Plan International Kenya, a child rights organisation, has partnered with Inua Dada Foundation, a community that upholds the dignity and protects the girl child in a bid to supplement Government’s efforts in creating safe spaces for women and girls vulnerable to sexual, economic and physical violence during the Covid-19 crisis.
The collaboration saw over 200 young mothers in Kibra benefit from care packs that included sanitary towels, diapers, flour, cooking oil, lifebuoy, face masks and toilet papers.
According to Nancy Okoth, Plan International’s girls advocacy alliance project manager, perpetrators of gender based violence are likely to use the current stay-at-home restrictions to physically abuse their partners.
“Children are also subjected to violence and exploitation. Also, most cases of sexual abuse are committed by close relatives. We are here to provide psychosocial support and ensure that young mothers and women acquire access to free sanitary care packages and safe bathroom amenities,” she says.
Ms Okoth added that the ongoing COVID-19 response initiative in slum and vulnerable rural areas is aimed at providing socio-economic empowerment to those with less or no resources to meet family needs during this period when jobs are scarcer. Living in “lockdown” is strenuous for most households, and this may lead to cases of prostitution and early marriages. To provide the much needed support, Plan International is fitting water tanks and handwashing facilities across various points in Kibra, where young mothers will earn daily stipends from manning water points to assist them to fend for their children.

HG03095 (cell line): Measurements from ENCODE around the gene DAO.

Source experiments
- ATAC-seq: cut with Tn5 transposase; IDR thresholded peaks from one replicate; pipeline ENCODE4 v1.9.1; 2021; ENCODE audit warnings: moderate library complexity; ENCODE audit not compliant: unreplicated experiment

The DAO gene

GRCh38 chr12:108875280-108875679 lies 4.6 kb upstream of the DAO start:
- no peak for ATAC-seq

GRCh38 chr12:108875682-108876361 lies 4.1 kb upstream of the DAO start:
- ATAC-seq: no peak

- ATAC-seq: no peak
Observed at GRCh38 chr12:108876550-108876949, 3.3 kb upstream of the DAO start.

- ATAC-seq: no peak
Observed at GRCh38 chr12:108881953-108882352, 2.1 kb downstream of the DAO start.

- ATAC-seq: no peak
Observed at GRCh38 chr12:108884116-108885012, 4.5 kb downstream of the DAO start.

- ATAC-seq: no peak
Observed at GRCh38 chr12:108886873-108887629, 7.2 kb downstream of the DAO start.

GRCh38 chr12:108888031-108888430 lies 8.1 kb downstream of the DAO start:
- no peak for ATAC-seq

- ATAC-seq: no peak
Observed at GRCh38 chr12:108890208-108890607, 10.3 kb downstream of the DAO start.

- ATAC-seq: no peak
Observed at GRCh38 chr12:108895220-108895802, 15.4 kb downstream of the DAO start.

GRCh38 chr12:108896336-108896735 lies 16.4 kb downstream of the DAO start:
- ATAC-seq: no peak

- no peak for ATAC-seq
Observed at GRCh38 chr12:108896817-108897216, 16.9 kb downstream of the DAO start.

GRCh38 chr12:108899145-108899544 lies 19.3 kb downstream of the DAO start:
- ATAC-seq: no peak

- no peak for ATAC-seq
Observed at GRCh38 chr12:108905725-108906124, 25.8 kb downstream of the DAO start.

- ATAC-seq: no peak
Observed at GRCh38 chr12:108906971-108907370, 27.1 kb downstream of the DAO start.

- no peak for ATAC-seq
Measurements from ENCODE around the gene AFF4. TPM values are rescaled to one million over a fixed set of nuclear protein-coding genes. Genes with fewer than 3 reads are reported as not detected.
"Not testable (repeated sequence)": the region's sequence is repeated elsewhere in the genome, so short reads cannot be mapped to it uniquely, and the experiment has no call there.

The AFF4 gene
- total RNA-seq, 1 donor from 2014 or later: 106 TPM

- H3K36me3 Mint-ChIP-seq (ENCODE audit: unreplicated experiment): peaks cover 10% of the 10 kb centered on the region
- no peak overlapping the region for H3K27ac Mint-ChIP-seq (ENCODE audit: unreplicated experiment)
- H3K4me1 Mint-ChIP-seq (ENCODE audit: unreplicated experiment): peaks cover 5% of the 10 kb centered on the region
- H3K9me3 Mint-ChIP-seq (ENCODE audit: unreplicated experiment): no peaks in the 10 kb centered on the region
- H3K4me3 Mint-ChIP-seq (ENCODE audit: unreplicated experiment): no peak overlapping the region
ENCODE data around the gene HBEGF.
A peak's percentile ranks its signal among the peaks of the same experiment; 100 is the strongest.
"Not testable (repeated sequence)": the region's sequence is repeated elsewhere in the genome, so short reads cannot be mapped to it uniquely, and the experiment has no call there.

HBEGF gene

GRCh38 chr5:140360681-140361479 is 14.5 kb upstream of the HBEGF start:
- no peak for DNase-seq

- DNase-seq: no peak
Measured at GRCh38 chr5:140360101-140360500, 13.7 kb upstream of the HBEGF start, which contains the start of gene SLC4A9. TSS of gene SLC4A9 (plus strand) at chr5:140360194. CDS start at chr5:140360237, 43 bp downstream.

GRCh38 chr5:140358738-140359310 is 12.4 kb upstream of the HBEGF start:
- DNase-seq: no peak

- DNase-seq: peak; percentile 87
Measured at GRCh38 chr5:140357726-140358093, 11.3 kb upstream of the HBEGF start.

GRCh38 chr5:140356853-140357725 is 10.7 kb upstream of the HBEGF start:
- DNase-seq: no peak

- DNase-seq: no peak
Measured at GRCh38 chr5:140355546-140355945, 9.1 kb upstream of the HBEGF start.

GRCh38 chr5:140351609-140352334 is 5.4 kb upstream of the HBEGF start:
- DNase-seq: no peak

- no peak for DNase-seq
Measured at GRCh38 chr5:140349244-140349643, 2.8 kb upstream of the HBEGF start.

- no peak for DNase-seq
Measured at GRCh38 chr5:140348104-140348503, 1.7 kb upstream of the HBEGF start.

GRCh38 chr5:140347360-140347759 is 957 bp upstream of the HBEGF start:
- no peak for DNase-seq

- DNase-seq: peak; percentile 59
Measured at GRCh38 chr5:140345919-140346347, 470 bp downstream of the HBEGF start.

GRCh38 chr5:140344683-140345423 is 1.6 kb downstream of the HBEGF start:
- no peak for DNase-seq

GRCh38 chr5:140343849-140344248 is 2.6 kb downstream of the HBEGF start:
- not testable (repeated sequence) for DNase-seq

Cases of gender-based violence in various households have increased following government’s directives to restrict freedom of movement to curb the rising spread of Coronavirus. The country’s data indicates that 45% of women and 44% of men of ages 15 to 49 have experienced physical violence while 14% of Kenyan women aged between 15 and 49 have experienced sexual violence.
Inua Dada founder Janet Mbugua, speaking during a handover of care packages to Plan International’s Girls Advocacy Alliance project manager Nancy Okoth at the Inua Dada Foundation offices in Kibra said that menstrual hygiene is vital to all women and adolescent girls in accessing sexual and reproductive health services. At the same time, she said that it is important for well wishers to offer social-economic support to disadvantaged households who do not have any other means of survival especially with the Coronavirus isolation.
“We are offering these care packages to the vulnerable women and girls in the slum areas. Girls usually receive free sanitary towels in most government schools. But with the schools closed due to Covid-19 pandemic, we are stepping in to support them,” said Ms Mbugua.
The media personality added that the girl child has a right to protection from various forms of exploitation in such a time when they are vulnerable as their parents and caregivers struggle for means of survival.